By Darrell L. Clarke
I have the privilege to represent approximately 150,000 residents of Philadelphia in the Fifth Councilmanic District. At a very personal level, I know my district. I know its strengths and its challenges; its community groups and their leaders; and the alliances — and tensions — that sometime exist between neighbors. I have a clear sense of the development needs within my district.
And I am not different from the nine other district councilmembers with whom I serve. We are dedicated to understanding the specific communities we represent as thoroughly as possible.
So when new opportunities arise — when a developer proposes a new project that requires Council's approval — we understandably look to the Council member who represents the affected district to evaluate the project.
That is the essence of what some refer to as the councilmanic prerogative: When presented with a proposal affecting a specific councilmanic district, we defer to the Council member who best understands its impact. We offer our opinions and our suggestions, but we will vote on the proposal only after the district Council member has exhaustively evaluated it in a transparent process that includes public hearings and meetings with community advocates.
The prerogative is informal. It is not required by our Home Rule Charter or Council's rules. It exists only because it works. And in return for the prerogative, Council expects the district Council member to negotiate on Council's and the city's behalf to improve the project, often dramatically.
Supporters of the project understand that without the Council member's support, the project could stall. This brings them to the table. Compromises are reached; legitimate neighborhood concerns are resolved; flawed projects ripen into worthwhile ones; and good projects become superior ones.
Here are just two examples in the Fifth Councilmanic District:
Last year, Temple University sought legislation from Council that would permit it to construct Gateway South, a new student residence hall and retail space at Broad Street and Cecil B. Moore Avenue. To ensure that the project would benefit both the university and the neighboring community, Council sought and obtained from Temple impressive commitments to pursue local and minority-owned businesses as tenants in the retail space; to award 250 need-based scholarships over a 10-year period to individuals residing in any of four adjacent zip code areas; to emphasize recruiting from the university area when filling the approximately 110 permanent new jobs to be created; to achieve during construction substantial levels of participation by minority-, women-, and disabled-owned businesses; and to develop strategies to reduce the need for parking on residential streets.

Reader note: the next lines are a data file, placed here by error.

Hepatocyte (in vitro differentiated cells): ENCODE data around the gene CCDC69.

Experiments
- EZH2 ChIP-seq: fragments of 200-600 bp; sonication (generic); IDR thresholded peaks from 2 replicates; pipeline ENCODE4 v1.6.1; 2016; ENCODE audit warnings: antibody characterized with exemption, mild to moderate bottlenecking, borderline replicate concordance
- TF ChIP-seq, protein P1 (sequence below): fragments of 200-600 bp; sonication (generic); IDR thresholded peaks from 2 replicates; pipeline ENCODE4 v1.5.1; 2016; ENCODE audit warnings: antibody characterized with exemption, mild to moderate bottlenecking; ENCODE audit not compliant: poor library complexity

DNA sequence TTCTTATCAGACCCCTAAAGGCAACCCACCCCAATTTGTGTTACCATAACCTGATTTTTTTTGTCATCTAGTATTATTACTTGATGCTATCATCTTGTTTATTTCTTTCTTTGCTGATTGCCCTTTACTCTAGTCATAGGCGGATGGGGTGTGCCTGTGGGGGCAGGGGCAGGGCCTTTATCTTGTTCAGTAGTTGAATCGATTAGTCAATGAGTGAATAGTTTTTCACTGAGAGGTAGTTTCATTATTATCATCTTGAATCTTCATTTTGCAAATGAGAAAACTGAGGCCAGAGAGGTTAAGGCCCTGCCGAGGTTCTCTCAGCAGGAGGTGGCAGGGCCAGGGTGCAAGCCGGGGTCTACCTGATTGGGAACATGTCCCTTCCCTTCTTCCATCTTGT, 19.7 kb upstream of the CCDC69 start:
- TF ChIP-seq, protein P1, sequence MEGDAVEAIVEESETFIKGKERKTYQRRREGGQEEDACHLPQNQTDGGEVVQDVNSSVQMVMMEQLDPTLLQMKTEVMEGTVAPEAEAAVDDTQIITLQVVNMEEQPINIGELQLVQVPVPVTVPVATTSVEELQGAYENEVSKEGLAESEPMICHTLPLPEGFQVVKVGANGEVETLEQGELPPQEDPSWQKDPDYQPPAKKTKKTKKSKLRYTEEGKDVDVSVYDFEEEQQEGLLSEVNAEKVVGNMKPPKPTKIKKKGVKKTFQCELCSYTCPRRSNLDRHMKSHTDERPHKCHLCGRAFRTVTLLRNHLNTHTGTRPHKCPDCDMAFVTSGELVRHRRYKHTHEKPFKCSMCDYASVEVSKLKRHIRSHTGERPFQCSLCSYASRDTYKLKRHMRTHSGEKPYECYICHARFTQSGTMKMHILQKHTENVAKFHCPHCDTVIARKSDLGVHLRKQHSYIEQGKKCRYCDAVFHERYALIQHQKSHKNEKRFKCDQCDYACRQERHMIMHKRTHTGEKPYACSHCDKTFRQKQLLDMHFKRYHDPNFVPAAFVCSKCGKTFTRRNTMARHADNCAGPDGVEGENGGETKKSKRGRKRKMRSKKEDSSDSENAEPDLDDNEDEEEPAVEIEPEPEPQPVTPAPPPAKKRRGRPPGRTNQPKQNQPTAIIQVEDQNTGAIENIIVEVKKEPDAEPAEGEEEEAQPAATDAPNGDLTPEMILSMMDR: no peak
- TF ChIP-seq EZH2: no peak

Before Council approved the historic agreement to lease land on the Benjamin Franklin Parkway for the renowned Barnes collection, we asked the Barnes Foundation to significantly strengthen its proposed economic opportunity plan. The result was an exceptionally aggressive commitment to provide contracting opportunities during construction for minority-, women-, and disabled-owned businesses, along with impressive employment goals for the 52 new full-time jobs expected to be created. Moreover, the foundation committed to ensuring that "persons of all means have affordable access" to the galleries.
Critics of the councilmanic prerogative characterize it as giving individual Council members the power to say "no" to a project. But really, as these examples attest, it is also the power to say "yes" — yes to important modifications that provide lasting, tangible benefits to our communities. Exercised judiciously, the councilmanic prerogative is a win-win proposition for all concerned.